Critical care medicine is a dynamic and exciting arena where complex pathophysiologic states require extensive knowledge and up-to-date clinical information. An extensive kno- edge of basic pathophysiology, as well as awareness of the appropriate diagnostic tests and treatments that are used to optimize care in the critically ill is essential. Since our frst edition 7 years ago, new information crucial to the care and understanding of the critically ill patient has rapidly accumulated. Because this knowledge base crosses many different disciplines, a comprehensive multidisciplinary approach presenting the information is essential, similar to the multidisciplinary approach that is used to care for the critically ill patient. We have strived to provide this content in an easily digestible format that uses a variety of teaching tools to facilitate understanding of the presented concepts and to enhance information retention. To meet the demand to provide comprehensive and diverse education in order to und- stand the pathogenesis and optimum care of a variety of critical illnesses, we have subst- tially revised the prior topics in the frst edition with updated information. We have also markedly expanded the number of topics covered to include acute lung injury and the acute respiratory distress syndrome, an expanded discussion of the physiology and operation of mechanical ventilation, obstetrical care in the ICU, neurosurgical emergencies, acute co- nary syndromes, cardiac arrhythmias, role of whole body rehabilitation in the ICU, ethical conduct of human research in the ICU, and nursing care of the ICU patient.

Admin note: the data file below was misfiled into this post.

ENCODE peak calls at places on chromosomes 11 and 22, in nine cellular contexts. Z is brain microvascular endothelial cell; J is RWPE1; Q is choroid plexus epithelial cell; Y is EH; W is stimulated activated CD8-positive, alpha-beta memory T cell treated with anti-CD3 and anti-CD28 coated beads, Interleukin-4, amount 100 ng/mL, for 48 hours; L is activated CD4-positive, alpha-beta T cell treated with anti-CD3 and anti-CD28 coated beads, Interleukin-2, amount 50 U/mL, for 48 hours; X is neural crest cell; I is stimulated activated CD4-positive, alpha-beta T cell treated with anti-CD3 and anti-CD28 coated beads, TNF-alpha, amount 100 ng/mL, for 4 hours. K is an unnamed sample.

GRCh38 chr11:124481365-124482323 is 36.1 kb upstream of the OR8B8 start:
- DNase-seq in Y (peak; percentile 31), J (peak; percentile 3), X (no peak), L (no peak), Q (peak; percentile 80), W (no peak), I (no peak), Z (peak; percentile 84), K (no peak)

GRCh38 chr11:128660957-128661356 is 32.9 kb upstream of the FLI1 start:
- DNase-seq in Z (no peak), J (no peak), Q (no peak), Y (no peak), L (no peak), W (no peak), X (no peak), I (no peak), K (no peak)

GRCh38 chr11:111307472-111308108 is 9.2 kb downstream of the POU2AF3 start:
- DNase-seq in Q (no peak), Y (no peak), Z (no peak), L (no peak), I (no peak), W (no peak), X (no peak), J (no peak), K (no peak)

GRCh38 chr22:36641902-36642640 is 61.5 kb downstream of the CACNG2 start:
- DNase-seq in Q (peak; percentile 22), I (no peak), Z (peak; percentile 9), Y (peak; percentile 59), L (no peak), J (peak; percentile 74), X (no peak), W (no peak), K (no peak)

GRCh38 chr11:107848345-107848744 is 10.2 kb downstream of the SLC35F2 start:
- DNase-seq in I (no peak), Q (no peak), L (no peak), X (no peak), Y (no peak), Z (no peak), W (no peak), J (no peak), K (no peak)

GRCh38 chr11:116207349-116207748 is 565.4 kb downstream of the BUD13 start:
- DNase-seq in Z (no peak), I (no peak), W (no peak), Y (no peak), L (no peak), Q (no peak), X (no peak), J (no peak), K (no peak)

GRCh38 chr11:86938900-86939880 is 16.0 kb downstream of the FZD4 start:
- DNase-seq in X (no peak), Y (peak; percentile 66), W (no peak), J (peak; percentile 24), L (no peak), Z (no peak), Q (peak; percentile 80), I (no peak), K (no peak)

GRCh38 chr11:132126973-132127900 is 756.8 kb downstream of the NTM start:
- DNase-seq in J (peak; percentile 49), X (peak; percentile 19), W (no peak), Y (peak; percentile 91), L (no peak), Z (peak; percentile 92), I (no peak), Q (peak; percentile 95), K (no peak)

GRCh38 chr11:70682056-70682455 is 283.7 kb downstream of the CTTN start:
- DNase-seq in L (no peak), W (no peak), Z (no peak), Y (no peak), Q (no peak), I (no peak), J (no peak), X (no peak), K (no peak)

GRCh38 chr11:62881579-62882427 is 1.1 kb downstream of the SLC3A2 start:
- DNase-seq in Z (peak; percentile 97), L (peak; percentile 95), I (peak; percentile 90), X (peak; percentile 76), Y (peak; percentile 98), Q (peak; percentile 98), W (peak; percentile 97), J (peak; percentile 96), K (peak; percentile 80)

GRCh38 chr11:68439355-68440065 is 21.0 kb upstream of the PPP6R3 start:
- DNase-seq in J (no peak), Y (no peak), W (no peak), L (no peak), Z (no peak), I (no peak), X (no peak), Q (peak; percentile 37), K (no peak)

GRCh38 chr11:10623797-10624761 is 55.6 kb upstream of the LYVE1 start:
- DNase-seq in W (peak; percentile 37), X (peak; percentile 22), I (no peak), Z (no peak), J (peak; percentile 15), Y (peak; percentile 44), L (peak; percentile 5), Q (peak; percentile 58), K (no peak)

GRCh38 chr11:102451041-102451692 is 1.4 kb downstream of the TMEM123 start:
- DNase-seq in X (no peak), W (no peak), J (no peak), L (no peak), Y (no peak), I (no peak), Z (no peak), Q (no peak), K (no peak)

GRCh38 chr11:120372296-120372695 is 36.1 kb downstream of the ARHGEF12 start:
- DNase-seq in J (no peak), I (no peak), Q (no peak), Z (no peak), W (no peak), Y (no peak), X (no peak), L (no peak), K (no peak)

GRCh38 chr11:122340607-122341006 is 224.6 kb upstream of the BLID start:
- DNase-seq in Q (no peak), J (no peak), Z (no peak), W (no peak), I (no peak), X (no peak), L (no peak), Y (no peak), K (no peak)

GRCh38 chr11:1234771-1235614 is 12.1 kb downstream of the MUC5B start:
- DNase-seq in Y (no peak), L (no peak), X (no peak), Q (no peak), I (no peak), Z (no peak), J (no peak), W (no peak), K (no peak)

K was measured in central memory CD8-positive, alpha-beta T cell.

Google Books
over 3 years ago
Static.www.bmj
1
8

Management of spasticity in the face of multimorbidity

The clinical review on managing spasticity in adults is important for both primary and secondary care clinicians.1 Most patients with troublesome spasticity from conditions such as stroke and multiple sclerosis have other associated long term conditions. Multimorbidity is now the norm in clinical practice,2 including neurological rehabilitation, geriatrics, and primary care.  
bmj.com
over 3 years ago
%3fr=0
7
105

Physician Don’t Heal Thyself